Video scouting report »
Back in 2014, Cole Tucker was a bit of a surprise first-round pick out of Mountain Pointe High School in Arizona and he became one of four Mountain Pointe products to make it to the big leagues when he debuted with the Pirates in 2019. His younger brother, Carson, hopes to join them, and though he’s a different player and personality than his older brother, he was enjoying a similar rise up Draft boards thanks to a very strong early spring.
While more reserved than Cole, Carson has the chance to join his brother as a big league caliber shortstop. At the plate, the right-handed hitter displays excellent bat control and bat speed over power, though he showed added strength this season. He’s often content to push the ball the other way and to the right-center field gap, though the ball does jump off his bat. He began showing he can turn on balls and drive them to his pull side more consistently, helping his profile.
Tucker has the feet and hands to play shortstop long-term, even though he’s an average runner. He has average arm strength, though his throws have good carry and he shows the ability to change arm action and slots as is needed for the premium position. Showing more consistency on the defensive side, along with the aforementioned gains at the bat, are why Tucker’s stock took a leap forward this spring, making a stronger case for a team to sign him away from his commitment to the University of Texas.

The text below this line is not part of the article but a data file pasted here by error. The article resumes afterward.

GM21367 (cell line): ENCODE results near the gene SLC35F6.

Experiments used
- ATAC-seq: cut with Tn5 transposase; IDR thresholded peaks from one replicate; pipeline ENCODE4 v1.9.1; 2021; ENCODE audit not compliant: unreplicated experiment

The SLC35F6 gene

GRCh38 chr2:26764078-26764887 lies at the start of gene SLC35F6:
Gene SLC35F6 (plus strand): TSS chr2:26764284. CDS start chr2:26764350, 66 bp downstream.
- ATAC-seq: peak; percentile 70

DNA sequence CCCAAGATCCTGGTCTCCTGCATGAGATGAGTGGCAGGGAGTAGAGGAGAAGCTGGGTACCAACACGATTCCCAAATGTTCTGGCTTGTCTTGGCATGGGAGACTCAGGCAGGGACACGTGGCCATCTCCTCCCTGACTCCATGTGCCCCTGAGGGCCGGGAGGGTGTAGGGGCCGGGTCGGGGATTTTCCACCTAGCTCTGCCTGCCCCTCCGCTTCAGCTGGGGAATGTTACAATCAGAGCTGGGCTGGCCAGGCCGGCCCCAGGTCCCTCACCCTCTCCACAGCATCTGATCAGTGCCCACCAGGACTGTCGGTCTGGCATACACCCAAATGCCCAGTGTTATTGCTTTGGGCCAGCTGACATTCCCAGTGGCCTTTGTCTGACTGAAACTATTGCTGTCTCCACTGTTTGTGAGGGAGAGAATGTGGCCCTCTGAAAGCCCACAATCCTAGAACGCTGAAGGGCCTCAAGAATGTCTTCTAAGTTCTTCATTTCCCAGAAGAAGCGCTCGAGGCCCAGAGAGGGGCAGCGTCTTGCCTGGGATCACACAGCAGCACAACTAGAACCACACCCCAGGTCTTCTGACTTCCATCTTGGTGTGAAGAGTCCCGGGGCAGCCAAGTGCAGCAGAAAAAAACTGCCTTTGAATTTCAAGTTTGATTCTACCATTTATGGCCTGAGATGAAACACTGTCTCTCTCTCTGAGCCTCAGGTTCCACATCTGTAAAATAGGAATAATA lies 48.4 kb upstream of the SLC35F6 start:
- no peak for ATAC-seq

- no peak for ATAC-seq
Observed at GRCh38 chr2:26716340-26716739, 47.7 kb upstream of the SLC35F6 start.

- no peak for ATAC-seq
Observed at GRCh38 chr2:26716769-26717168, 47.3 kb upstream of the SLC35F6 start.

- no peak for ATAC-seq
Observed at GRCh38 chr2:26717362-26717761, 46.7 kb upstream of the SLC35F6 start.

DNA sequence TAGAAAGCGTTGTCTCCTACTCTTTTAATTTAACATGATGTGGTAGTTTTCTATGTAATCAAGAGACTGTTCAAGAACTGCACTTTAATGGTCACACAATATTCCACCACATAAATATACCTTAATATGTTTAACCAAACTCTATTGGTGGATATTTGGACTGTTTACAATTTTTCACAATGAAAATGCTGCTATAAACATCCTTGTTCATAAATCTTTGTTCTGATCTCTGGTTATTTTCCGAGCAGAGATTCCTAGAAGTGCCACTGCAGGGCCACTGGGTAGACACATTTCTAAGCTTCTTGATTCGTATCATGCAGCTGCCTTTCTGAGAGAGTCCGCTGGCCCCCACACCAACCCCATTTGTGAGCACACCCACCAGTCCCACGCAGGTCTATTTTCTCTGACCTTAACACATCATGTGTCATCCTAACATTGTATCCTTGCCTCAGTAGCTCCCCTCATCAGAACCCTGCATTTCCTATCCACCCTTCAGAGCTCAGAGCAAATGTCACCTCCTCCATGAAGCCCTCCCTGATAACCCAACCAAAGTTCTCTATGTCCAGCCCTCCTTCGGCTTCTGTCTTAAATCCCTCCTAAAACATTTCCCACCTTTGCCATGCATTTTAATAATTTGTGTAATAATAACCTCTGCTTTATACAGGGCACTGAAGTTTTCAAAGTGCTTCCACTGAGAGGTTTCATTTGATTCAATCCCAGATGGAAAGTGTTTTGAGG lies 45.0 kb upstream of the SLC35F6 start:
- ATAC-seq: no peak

The Tuckers became the 12th tandem of brothers selected in the first round when the Indians made Carson the 23rd overall pick in June, six years after the Pirates took Cole at No. 24. The siblings were both Arizona prep shortstops who played their way into the first round with strong senior seasons at Mountain Pointe High (Phoenix). Carson gave up a Texas scholarship to sign for a below-slot $2 million.
A right-handed hitter, Tucker has good feel for the barrel and makes regular contact to all fields. While he'll always be a hit-over-power guy, he has gotten stronger and driven the ball more consistently this year. If he adds some loft to his stroke, he could produce 15 or more homers per year.
Tucker also showed much improved speed this spring, clocking plus to plus-plus running times after displaying average speed in the past. He has the quick feet, hands and solid arm strength to remain at shortstop and the versatility to play all over the diamond as needed. He's similar to his brother, with a bit more pop at the same stage of their careers.